An Overview of UX
So what exactly is User Experience (UX) Design?
I found myself asking myself this question when I first stumbled across this field and it seemed like there was no short comprehensive answer; the topic of UX was simply too vast, broad, and complex to be quickly summed in a few sentences. So perhaps providing a general overview about the field is the best way to explain it.
According to a study from the Oxford Journal Interacting With Computers:
The goal of UX Design in business is to “Improve customer satisfaction and loyalty through the utility, ease or use, and pleasure provided in the interaction with a product”
In simpler terms, UX design is about the process of creating products, whether they are digital or physical, that are intuitive, helpful, and easy to use and interact with. It’s about designing with the end user in mind by asking questions like how can I make this easier for the user? How can I make this user interaction better? Less intrusive? It’s about making a product that, as Steve Krug puts it in his book Don’t Make Me Think, “A person of average (or even below average) ability and experience can figure out how to use the thing to accomplish something without it being more trouble than it’s worth.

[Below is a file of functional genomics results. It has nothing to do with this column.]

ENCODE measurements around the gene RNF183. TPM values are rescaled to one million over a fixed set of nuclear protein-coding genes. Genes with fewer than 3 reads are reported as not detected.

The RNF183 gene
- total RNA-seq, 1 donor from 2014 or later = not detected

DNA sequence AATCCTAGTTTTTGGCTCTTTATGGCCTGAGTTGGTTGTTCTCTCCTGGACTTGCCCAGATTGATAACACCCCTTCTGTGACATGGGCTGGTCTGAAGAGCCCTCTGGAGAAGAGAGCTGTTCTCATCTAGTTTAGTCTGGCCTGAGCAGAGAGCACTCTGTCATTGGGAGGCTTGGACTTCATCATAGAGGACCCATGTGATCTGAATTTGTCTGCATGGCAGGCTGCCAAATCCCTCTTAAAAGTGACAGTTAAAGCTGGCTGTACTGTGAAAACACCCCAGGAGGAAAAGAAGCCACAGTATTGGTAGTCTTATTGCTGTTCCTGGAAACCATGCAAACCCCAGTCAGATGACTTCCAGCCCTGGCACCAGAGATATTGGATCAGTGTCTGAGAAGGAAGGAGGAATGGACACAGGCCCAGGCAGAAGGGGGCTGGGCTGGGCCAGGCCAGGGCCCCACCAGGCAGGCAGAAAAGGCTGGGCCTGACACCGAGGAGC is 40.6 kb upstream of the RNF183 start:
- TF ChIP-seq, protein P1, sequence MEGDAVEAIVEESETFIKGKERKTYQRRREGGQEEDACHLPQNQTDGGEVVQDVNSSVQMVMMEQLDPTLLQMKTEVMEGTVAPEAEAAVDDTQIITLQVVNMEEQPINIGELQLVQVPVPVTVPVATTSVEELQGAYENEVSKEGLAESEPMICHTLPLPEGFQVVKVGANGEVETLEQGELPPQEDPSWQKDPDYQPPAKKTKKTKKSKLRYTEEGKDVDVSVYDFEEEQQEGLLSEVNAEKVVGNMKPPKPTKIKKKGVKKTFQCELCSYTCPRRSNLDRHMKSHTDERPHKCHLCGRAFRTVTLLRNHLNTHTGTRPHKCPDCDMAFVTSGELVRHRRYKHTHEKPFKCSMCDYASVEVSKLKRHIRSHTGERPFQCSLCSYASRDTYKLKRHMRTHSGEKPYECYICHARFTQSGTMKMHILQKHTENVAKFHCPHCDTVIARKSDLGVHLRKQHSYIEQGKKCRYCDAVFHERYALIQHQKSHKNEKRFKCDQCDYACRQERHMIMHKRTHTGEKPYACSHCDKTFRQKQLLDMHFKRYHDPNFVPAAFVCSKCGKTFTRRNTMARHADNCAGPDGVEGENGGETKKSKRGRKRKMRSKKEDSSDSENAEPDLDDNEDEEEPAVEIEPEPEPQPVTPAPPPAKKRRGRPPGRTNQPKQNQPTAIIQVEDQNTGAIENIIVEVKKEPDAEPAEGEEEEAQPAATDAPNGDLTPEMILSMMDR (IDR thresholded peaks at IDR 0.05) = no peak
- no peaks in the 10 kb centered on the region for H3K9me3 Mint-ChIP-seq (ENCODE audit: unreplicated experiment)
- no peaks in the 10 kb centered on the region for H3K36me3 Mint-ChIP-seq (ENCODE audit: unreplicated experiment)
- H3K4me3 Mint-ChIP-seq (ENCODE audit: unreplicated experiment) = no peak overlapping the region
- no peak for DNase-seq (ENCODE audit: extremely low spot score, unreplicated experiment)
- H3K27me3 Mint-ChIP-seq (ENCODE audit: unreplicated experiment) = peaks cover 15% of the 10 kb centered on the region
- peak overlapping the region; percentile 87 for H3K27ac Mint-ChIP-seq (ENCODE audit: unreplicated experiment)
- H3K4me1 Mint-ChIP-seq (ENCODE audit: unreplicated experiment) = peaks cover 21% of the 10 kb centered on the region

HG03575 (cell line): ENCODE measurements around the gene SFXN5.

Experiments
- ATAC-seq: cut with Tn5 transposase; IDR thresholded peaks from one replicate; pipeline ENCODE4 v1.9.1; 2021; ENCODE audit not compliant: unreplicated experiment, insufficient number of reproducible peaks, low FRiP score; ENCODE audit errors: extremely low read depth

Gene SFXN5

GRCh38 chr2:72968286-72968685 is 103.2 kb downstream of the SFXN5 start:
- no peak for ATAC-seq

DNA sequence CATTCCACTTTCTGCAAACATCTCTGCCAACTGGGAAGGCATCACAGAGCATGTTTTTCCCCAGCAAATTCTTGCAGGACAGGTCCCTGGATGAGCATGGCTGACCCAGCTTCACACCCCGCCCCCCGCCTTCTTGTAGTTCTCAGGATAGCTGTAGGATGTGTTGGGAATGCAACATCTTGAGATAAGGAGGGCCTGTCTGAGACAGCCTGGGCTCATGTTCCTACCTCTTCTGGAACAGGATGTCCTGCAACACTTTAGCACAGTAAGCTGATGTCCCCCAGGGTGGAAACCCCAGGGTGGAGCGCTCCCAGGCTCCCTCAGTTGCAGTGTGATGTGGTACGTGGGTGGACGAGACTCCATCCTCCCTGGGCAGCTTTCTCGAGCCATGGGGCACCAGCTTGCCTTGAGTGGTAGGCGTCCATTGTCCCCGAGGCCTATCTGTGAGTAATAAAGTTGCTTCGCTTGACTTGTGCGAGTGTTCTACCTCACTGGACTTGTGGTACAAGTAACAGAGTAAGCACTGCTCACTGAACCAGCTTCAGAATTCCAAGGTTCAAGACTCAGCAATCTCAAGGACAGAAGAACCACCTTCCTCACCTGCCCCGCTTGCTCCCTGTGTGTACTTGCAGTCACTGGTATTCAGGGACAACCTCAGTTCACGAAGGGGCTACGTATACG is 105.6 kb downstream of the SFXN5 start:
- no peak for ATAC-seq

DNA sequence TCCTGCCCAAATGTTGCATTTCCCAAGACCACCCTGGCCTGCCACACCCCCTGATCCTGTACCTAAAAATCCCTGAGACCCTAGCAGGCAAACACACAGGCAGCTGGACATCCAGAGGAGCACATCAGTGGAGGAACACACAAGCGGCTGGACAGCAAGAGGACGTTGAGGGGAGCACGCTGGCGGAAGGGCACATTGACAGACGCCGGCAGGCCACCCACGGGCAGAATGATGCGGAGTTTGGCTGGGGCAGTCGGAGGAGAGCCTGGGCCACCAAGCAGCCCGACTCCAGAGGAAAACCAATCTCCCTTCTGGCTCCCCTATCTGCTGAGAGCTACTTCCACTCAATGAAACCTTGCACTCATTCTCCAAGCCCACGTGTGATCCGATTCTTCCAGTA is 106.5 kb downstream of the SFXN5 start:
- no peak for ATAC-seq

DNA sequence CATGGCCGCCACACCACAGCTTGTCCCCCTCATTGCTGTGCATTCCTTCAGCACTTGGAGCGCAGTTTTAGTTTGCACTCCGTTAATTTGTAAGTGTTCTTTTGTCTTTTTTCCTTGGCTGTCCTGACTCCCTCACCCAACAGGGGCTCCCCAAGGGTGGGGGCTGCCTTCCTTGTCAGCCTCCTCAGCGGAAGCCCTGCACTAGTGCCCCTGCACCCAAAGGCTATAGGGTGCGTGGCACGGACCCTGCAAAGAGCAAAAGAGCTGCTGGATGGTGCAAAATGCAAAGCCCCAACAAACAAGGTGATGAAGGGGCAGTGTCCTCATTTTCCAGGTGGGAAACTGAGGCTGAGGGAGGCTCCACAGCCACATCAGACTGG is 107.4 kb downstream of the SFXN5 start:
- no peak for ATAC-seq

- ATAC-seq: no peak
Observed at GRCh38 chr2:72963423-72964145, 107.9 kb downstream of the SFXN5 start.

When people refer to UX, most of the time they are referring to its application to web, mobile, and desktop products, but it’s not only confined to these products the UX field actually encompasses far more.
Architecture involves building a user experience in spatial form, industrial design involves crafting a user experience for a physical product, visual design involves creating an end product that aesthetically pleasing and delivers a clear message that is able to be easily understood by an audience. Even beyond these 3 fields UX covers so much more, including information architecture, interaction design, sound design, and even dining experiences! All of these fields require focus on the user and how they use product.
It was Don Norman, who first coined the term UX, describes user experience as a term that “encompasses all aspects of the end-user’s interaction with the company, it’s services, and it’s products.”
Norman explains “I invented the term (user experience design) because I thought human interface and usability were too narrow. I wanted to cover all aspects of the person’s experience with the system including industrial design, graphics, the interface, the physical interaction, and the manual.”
Despite there being so many fields that UX encompasses they all have a single common focus ; the user. It’s about providing the user with an experience that is pleasant and enjoyable and the only way to do that is to ask the right questions every step of the design process to figure out all of the user’s wants, needs, and pain points; even the ones that they are unaware of.